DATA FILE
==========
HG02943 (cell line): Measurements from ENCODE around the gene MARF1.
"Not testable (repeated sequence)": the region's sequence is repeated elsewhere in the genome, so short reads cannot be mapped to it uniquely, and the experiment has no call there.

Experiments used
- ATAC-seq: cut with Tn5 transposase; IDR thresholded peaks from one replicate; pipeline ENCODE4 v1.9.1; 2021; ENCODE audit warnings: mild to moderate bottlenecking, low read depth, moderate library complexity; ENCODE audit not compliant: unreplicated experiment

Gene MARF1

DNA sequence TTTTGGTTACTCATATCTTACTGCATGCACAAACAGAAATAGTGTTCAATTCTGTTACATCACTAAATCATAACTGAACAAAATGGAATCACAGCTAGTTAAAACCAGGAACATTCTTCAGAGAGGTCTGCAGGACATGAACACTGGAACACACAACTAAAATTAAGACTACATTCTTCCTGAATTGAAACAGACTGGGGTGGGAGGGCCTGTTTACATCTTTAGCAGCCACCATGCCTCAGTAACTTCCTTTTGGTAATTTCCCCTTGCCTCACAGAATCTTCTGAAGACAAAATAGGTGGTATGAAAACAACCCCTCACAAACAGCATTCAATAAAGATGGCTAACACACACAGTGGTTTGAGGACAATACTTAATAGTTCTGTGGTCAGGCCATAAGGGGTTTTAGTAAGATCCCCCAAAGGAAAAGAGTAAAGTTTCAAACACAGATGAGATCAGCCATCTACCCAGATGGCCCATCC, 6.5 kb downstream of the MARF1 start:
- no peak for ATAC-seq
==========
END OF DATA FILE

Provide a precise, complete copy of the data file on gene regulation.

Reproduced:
HG02943 (cell line): Measurements from ENCODE around the gene MARF1.
"Not testable (repeated sequence)": the region's sequence is repeated elsewhere in the genome, so short reads cannot be mapped to it uniquely, and the experiment has no call there.

Experiments used
- ATAC-seq: cut with Tn5 transposase; IDR thresholded peaks from one replicate; pipeline ENCODE4 v1.9.1; 2021; ENCODE audit warnings: mild to moderate bottlenecking, low read depth, moderate library complexity; ENCODE audit not compliant: unreplicated experiment

Gene MARF1

DNA sequence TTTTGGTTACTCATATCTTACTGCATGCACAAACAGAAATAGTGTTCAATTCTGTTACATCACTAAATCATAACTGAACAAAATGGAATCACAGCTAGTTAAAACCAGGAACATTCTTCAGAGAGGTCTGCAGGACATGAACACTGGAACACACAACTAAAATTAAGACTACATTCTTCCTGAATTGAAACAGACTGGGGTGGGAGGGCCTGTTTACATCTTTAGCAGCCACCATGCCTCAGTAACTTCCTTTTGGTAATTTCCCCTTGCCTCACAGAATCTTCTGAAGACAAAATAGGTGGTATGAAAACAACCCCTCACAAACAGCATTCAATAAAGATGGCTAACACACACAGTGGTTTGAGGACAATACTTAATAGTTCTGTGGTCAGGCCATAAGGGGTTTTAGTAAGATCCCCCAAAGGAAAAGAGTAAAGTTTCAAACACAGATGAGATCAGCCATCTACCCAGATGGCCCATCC, 6.5 kb downstream of the MARF1 start:
- no peak for ATAC-seq